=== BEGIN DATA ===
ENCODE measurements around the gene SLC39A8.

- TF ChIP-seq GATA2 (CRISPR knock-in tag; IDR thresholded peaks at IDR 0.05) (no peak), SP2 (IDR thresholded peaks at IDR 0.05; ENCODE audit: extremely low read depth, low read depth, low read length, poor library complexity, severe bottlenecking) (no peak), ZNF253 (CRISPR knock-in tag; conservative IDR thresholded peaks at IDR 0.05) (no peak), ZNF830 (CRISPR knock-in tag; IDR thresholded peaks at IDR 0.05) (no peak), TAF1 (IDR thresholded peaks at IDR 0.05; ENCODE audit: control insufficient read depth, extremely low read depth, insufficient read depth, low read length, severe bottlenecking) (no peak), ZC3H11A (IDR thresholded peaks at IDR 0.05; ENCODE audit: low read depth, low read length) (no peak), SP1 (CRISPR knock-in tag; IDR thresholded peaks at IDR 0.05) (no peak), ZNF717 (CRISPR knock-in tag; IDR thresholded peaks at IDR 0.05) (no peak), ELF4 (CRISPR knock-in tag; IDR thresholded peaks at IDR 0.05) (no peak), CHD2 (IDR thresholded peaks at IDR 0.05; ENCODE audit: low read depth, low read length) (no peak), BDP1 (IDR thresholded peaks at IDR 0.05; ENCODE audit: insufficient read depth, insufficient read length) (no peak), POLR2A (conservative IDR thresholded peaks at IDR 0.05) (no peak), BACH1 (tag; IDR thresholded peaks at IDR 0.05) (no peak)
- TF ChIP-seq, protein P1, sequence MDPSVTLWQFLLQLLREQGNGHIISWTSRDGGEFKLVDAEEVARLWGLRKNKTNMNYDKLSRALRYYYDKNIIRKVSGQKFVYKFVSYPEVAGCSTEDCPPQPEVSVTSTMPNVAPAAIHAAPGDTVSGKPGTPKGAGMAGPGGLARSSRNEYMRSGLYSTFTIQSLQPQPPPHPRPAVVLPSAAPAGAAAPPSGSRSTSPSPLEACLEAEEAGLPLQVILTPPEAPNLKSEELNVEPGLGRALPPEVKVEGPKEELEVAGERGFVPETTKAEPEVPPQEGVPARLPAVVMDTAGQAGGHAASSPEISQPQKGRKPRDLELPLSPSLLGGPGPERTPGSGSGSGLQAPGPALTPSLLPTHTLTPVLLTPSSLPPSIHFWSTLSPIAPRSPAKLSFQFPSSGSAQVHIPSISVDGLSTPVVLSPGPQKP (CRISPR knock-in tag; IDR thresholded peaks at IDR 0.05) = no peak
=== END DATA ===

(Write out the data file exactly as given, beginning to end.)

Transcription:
ENCODE measurements around the gene SLC39A8.

- TF ChIP-seq GATA2 (CRISPR knock-in tag; IDR thresholded peaks at IDR 0.05) (no peak), SP2 (IDR thresholded peaks at IDR 0.05; ENCODE audit: extremely low read depth, low read depth, low read length, poor library complexity, severe bottlenecking) (no peak), ZNF253 (CRISPR knock-in tag; conservative IDR thresholded peaks at IDR 0.05) (no peak), ZNF830 (CRISPR knock-in tag; IDR thresholded peaks at IDR 0.05) (no peak), TAF1 (IDR thresholded peaks at IDR 0.05; ENCODE audit: control insufficient read depth, extremely low read depth, insufficient read depth, low read length, severe bottlenecking) (no peak), ZC3H11A (IDR thresholded peaks at IDR 0.05; ENCODE audit: low read depth, low read length) (no peak), SP1 (CRISPR knock-in tag; IDR thresholded peaks at IDR 0.05) (no peak), ZNF717 (CRISPR knock-in tag; IDR thresholded peaks at IDR 0.05) (no peak), ELF4 (CRISPR knock-in tag; IDR thresholded peaks at IDR 0.05) (no peak), CHD2 (IDR thresholded peaks at IDR 0.05; ENCODE audit: low read depth, low read length) (no peak), BDP1 (IDR thresholded peaks at IDR 0.05; ENCODE audit: insufficient read depth, insufficient read length) (no peak), POLR2A (conservative IDR thresholded peaks at IDR 0.05) (no peak), BACH1 (tag; IDR thresholded peaks at IDR 0.05) (no peak)
- TF ChIP-seq, protein P1, sequence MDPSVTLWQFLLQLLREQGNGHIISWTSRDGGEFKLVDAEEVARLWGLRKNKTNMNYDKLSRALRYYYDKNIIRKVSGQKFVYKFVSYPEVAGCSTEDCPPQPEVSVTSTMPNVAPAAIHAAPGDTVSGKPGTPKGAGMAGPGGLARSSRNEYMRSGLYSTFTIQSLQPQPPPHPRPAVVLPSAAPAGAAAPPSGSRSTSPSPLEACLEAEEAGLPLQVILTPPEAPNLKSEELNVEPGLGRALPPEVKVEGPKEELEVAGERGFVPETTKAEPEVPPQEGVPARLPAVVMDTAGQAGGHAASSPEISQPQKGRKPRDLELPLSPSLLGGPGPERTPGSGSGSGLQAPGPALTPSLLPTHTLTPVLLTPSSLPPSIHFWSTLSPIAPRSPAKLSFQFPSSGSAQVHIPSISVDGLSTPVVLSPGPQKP (CRISPR knock-in tag; IDR thresholded peaks at IDR 0.05) = no peak